You may remember Inked magazine from the first four issues that were published in 2005 and 2006. I do. I picked it up thinking, finally, a magazine for guys who want their culture, music, style, and—of course—women with a little edge. A few months later, as luck would have it, I had the opportunity to take over the mag (sounds fucked up, but it’s true).
TOP ROW:Photographer may not have any tattoos, but he doesn't mind watching other people get inked. “The best part of photographing Mario Barth was listening to him tell stories and watching him work," says Leuner of his portrait shoot with the tattoo artist (page 32).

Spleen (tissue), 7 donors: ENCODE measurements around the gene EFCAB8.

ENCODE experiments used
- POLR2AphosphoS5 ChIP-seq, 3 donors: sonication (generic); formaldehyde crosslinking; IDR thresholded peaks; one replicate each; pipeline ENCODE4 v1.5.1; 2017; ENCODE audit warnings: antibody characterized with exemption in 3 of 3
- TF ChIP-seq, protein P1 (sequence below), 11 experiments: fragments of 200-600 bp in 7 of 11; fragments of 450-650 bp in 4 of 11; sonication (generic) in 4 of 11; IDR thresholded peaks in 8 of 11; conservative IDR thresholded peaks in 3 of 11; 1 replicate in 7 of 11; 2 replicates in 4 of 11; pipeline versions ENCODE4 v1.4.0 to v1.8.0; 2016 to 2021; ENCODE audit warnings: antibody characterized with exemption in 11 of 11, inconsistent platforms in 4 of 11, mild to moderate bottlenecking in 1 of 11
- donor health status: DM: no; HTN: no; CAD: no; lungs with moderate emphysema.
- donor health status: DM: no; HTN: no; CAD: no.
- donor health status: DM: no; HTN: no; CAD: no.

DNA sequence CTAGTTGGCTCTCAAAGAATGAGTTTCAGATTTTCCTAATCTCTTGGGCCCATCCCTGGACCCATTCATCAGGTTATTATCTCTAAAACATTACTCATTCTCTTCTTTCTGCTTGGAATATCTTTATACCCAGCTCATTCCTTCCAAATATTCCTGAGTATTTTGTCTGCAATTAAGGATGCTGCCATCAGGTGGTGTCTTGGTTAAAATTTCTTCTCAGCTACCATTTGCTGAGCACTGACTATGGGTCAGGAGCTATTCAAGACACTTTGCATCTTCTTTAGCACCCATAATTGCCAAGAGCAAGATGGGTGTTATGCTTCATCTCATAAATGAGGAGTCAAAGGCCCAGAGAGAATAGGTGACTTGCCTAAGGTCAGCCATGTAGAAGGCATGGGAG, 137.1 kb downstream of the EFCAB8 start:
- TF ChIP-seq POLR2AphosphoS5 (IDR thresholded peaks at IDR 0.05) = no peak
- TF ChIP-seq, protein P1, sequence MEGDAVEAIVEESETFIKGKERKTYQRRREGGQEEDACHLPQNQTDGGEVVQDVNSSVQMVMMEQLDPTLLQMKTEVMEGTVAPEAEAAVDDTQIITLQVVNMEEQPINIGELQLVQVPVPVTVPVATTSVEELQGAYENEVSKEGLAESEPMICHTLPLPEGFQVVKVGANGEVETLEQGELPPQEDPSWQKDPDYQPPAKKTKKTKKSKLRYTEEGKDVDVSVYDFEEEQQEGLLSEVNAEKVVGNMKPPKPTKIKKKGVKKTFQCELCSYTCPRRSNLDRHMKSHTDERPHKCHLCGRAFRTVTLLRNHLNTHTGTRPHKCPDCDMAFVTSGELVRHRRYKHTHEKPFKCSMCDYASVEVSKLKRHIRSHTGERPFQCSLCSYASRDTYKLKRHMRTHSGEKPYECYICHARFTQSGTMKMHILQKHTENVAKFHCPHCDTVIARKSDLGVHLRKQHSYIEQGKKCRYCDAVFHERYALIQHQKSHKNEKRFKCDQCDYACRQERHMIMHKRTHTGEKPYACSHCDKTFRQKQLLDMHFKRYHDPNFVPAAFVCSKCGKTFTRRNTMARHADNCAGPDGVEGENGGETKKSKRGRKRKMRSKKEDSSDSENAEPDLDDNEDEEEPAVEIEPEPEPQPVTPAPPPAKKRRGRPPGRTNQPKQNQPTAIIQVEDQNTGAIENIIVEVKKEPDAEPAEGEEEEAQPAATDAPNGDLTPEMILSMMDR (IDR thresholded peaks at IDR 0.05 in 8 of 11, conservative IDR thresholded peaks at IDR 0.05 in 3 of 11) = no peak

I was 21 when I got the tattoo on my chest. A guy named Steve Gatrost, in Louisville, KY, did it. I liked his graffiti style so I asked him to design something with traditional tattoo motifs, like sparrows and a sacred heart. The banners say “strength," “honor," and “straight edge."
The best thing about using a straight razor—other than the bad-ass factor—is that it won't get clogged with shaving cream. You can also lay it directly on the contours of your head, which makes it hard to miss spots. The Art of Shaving Straight Razor (theartofshaving.com) has a sharper edge than most razors because of its carbon steel, hollow-ground blade.
You're probably used to the way a traditional razor handles, so if you're a beginner this might be the way to go. Use your non-dominant hand as a guide, and try to shave without a mirror— the reverse image can throw off your game. The razor in the e-Shave T Stand Shaving Set (eshave.com) uses drugstore blades, but it looks a hell of a lot cooler in your bathroom.